by Mike Telin
This weekend, Les Délices will present “Cantiques Spirituels — Music for Lent,” a concert that straddles the worlds of private devotion and the public sphere. “What I think is wonderful about this program is the interesting juxtaposition of the texts with the music,” guest soprano Nola Richardson said during a recent telephone conversation. “The texts are quite somber, but the music of Couperin and Charpentier is so elaborate and beautiful.”
On Friday, March 6 at 7:30 in Oberlin College’s Fairchild Chapel, Nola Richardson, soprano, Debra Nagy and Kathie Stewart, recorders and flute, Julie Andrijeski and Scott Metcalfe, violins, Beiliang Zhu, viola da gamba and Michael Sponseller, organ, will perform settings of the Lamentations of Jeremiah by François Couperin and Marc-Antoine Charpentier, as well as works by Pierre Du Mage and Marin Marais.
The program will be repeated on Friday, March 7 at 8:00 pm in St. Peter’s Church in downtown Cleveland, and on Sunday, March 8 at 4:00 in Herr Chapel of Plymouth Church in Shaker Heights. A pre-concert lecture will be given by Peter Bennett beginning at 3:00 on Sunday.
In her program notes, Les Délices artistic director Debra Nagy explains that the program “centers on the hauntingly beautiful laments for the destruction of Jerusalem that were performed in French Catholic Tenebrae services during Holy Week. The texts for the Leçons de Ténèbres (drawn from the Book of Lamentations) became a metaphor for the loneliness of Christ. As scholar Robert Kendrick has observed, Jeremiah served as a prefiguration of Christ: ‘both were sanctified in the womb, preached, wept over Jerusalem, and were eventually put to death. Thus the prophet’s words were also the Savior’s, which underscores the book’s dual role as history and prophecy.’ More importantly, the horrific destruction of the Temple in Jerusalem evoked compassion in listeners (literally, ‘suffering the Passion together with Christ),’ which was a primary component of Jesuit spirituality.”
Nola Richardson is currently pursuing her DMA at Yale University’s Institute of Sacred Music, where she is also a member of the Yale Voxtet, a group that performs as soloists in concert repertoire and chamber works. She said that one of the challenges of this weekend’s program is the language. “The texts are in Latin, although it is pronounced in a French style. Fortunately, last semester I had a class on all of the different varieties of Latin. For example, in this concert there are a lot of different vowel and consonant sounds, which adds an extra color to the music. It sounds so French even though the text is in Latin.”
Another challenge is the style. “In my study of early music, I quickly realized how distinct all of the national styles are, and French has its own unique flavor,” Richardson said. “The ornaments are incredibly florid, and honestly, when I first received a copy of the Couperin, it was a little overwhelming. I learned it from a facsimile of the engraving, and there are so many tiny notes on the page, and so many symbols. First of all, I had to figure out how the rhythms fit into the bar, and then figure out how I was going to include all of the ornaments in the midst of some very long passages. I don’t want things to sound too metrical in performance.”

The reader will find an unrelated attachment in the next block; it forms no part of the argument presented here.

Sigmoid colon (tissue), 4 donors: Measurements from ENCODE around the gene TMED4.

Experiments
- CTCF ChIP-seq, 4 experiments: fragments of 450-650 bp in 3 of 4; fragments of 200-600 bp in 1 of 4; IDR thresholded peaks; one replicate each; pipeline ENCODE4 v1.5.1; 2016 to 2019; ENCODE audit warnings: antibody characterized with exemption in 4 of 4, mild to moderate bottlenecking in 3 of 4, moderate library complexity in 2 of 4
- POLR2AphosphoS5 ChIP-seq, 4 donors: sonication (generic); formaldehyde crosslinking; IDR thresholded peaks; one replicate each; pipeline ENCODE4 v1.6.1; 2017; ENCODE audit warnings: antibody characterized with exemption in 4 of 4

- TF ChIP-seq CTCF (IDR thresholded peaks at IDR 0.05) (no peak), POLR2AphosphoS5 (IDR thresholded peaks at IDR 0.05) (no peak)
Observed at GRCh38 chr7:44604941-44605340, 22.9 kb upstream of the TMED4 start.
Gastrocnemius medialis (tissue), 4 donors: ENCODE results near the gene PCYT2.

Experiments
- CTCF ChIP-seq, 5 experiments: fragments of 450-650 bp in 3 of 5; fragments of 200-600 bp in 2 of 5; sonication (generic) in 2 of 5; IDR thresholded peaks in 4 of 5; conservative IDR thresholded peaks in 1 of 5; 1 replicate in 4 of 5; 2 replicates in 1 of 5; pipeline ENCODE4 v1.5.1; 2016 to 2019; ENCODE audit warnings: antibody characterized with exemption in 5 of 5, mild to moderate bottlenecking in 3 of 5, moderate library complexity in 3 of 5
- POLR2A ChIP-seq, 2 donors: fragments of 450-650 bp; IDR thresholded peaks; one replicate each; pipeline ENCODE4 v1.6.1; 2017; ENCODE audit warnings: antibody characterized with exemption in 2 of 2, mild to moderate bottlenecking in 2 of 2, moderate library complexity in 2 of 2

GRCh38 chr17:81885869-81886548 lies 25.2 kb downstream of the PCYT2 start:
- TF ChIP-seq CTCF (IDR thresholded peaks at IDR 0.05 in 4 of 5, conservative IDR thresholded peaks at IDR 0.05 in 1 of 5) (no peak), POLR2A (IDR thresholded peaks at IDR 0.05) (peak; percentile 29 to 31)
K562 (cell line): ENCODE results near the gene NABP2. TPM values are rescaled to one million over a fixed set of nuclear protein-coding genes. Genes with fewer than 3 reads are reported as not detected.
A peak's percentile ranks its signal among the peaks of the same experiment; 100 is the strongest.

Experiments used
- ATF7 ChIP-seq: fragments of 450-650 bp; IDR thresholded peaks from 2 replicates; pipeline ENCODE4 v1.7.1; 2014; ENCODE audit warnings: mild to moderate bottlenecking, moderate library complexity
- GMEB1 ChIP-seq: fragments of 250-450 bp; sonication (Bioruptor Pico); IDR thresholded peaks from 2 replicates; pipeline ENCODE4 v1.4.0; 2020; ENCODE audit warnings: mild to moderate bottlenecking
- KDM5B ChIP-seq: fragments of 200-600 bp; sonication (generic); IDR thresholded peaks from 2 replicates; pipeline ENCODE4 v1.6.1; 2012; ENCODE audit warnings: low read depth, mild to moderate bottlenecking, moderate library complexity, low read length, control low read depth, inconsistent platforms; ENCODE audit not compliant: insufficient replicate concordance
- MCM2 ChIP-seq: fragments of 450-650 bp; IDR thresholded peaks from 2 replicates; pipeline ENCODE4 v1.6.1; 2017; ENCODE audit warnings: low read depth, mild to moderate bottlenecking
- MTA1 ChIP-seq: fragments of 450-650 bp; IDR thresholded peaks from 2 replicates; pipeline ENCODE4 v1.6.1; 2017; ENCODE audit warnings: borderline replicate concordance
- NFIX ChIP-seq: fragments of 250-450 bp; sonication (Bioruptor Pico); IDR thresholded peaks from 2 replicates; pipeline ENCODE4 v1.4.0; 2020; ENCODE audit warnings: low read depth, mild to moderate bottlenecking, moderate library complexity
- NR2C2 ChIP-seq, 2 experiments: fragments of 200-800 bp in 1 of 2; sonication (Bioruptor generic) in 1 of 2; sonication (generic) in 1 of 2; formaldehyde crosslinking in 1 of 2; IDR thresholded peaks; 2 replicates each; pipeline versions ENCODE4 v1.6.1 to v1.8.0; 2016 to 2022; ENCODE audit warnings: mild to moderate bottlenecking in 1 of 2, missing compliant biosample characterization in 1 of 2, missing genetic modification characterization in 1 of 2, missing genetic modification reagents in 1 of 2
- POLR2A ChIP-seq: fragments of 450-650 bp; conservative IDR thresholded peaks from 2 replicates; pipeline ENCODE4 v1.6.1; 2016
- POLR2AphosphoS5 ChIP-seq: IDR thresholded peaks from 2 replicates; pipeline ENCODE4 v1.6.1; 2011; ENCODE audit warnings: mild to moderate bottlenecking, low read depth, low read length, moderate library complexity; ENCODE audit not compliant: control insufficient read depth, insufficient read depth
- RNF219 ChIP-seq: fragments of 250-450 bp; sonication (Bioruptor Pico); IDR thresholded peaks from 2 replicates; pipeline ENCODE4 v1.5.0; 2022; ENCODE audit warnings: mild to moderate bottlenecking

Richardson said that she feels fortunate to be part of Yale’s Institute of Sacred Music because she has so many resources at her fingertips. “I have a coaching every week with wonderful baroque specialists like harpsichordists Avi Stein and Ignacio Prego, and of course my teacher, James Taylor.”
Richardson came to early music relatively late. “It wasn’t until I got to Peabody for my masters. I kind of fell into it because I was cast in a baroque opera my first year, and since I have a lighter voice, the music suited all the things I do well. Pretty soon I really started to love it. In some ways, there is more freedom and flexibility in that repertoire. I hope to sing more of the standard operatic repertoire. I love art song and new music. But in the standard repertoire, there are more expectations of how each piece is supposed to be sung. In early music, if you’re singing something that has not been heard a lot in the past two to three hundred years, you can put more of your own spin on it, and it feels fresh and exciting to be able to do that.”
Nola Richardson is honored to have been asked to perform with Les Délices. “I first met Debra Nagy when I studied at the American Bach Soloists Academy in San Francisco in 2012 and 2013. Both times Debra was on the faculty and I was able to work with her on some Bach cantatas and a Rameau cantata. I’ve really respected her for a long time, so I was thrilled when she asked if I would be part of this project.”
What does Richardson do with her copious amounts of spare time? “Right now I don’t have a lot of free time, but I am an avid reader, and I have a Kindle l that I take with me everywhere. Another big hobby of mine is knitting. I make a lot of clothes like sweaters and cardigans for myself, and that’s great for me because it’s freezing here right now.”
Published on ClevelandClassical.com March 2, 2015.
Click here for a printable copy of this article